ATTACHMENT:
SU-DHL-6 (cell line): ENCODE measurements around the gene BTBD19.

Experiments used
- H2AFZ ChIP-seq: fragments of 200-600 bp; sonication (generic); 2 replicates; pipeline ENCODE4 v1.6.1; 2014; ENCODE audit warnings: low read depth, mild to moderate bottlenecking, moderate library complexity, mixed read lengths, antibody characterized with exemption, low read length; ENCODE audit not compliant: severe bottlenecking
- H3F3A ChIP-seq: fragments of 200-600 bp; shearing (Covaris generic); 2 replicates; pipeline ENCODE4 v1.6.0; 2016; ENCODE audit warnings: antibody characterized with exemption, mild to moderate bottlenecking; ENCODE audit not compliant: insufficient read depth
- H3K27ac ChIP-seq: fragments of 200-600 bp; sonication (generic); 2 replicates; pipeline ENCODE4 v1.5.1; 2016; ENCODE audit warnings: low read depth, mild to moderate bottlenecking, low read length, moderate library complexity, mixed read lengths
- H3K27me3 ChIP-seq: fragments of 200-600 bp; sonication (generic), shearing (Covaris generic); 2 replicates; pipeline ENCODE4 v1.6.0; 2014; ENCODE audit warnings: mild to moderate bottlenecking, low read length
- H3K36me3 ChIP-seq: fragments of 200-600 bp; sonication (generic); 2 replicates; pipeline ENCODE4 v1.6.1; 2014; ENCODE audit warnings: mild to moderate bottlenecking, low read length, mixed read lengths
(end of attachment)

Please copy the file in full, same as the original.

SU-DHL-6 (cell line): ENCODE measurements around the gene BTBD19.

Experiments used
- H2AFZ ChIP-seq: fragments of 200-600 bp; sonication (generic); 2 replicates; pipeline ENCODE4 v1.6.1; 2014; ENCODE audit warnings: low read depth, mild to moderate bottlenecking, moderate library complexity, mixed read lengths, antibody characterized with exemption, low read length; ENCODE audit not compliant: severe bottlenecking
- H3F3A ChIP-seq: fragments of 200-600 bp; shearing (Covaris generic); 2 replicates; pipeline ENCODE4 v1.6.0; 2016; ENCODE audit warnings: antibody characterized with exemption, mild to moderate bottlenecking; ENCODE audit not compliant: insufficient read depth
- H3K27ac ChIP-seq: fragments of 200-600 bp; sonication (generic); 2 replicates; pipeline ENCODE4 v1.5.1; 2016; ENCODE audit warnings: low read depth, mild to moderate bottlenecking, low read length, moderate library complexity, mixed read lengths
- H3K27me3 ChIP-seq: fragments of 200-600 bp; sonication (generic), shearing (Covaris generic); 2 replicates; pipeline ENCODE4 v1.6.0; 2014; ENCODE audit warnings: mild to moderate bottlenecking, low read length
- H3K36me3 ChIP-seq: fragments of 200-600 bp; sonication (generic); 2 replicates; pipeline ENCODE4 v1.6.1; 2014; ENCODE audit warnings: mild to moderate bottlenecking, low read length, mixed read lengths